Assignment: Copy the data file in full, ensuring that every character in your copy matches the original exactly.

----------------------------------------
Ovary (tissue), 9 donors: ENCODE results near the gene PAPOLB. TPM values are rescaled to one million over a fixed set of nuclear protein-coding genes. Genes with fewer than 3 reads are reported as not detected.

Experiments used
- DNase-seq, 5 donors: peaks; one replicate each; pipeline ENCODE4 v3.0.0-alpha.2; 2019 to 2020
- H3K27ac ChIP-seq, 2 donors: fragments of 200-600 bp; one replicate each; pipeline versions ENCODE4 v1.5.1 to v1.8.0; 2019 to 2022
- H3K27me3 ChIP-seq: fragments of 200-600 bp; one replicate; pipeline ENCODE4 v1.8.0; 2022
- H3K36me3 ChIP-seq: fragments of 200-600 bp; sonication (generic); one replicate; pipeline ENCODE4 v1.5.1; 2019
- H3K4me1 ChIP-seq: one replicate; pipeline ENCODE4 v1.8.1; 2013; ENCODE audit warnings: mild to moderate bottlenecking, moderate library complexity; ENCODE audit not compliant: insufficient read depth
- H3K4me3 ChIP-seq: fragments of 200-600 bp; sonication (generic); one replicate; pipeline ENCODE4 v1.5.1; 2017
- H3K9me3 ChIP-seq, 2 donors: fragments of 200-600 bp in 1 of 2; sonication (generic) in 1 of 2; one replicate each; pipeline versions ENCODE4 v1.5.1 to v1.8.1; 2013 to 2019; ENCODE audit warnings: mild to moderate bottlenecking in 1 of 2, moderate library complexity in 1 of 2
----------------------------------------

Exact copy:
Ovary (tissue), 9 donors: ENCODE results near the gene PAPOLB. TPM values are rescaled to one million over a fixed set of nuclear protein-coding genes. Genes with fewer than 3 reads are reported as not detected.

Experiments used
- DNase-seq, 5 donors: peaks; one replicate each; pipeline ENCODE4 v3.0.0-alpha.2; 2019 to 2020
- H3K27ac ChIP-seq, 2 donors: fragments of 200-600 bp; one replicate each; pipeline versions ENCODE4 v1.5.1 to v1.8.0; 2019 to 2022
- H3K27me3 ChIP-seq: fragments of 200-600 bp; one replicate; pipeline ENCODE4 v1.8.0; 2022
- H3K36me3 ChIP-seq: fragments of 200-600 bp; sonication (generic); one replicate; pipeline ENCODE4 v1.5.1; 2019
- H3K4me1 ChIP-seq: one replicate; pipeline ENCODE4 v1.8.1; 2013; ENCODE audit warnings: mild to moderate bottlenecking, moderate library complexity; ENCODE audit not compliant: insufficient read depth
- H3K4me3 ChIP-seq: fragments of 200-600 bp; sonication (generic); one replicate; pipeline ENCODE4 v1.5.1; 2017
- H3K9me3 ChIP-seq, 2 donors: fragments of 200-600 bp in 1 of 2; sonication (generic) in 1 of 2; one replicate each; pipeline versions ENCODE4 v1.5.1 to v1.8.1; 2013 to 2019; ENCODE audit warnings: mild to moderate bottlenecking in 1 of 2, moderate library complexity in 1 of 2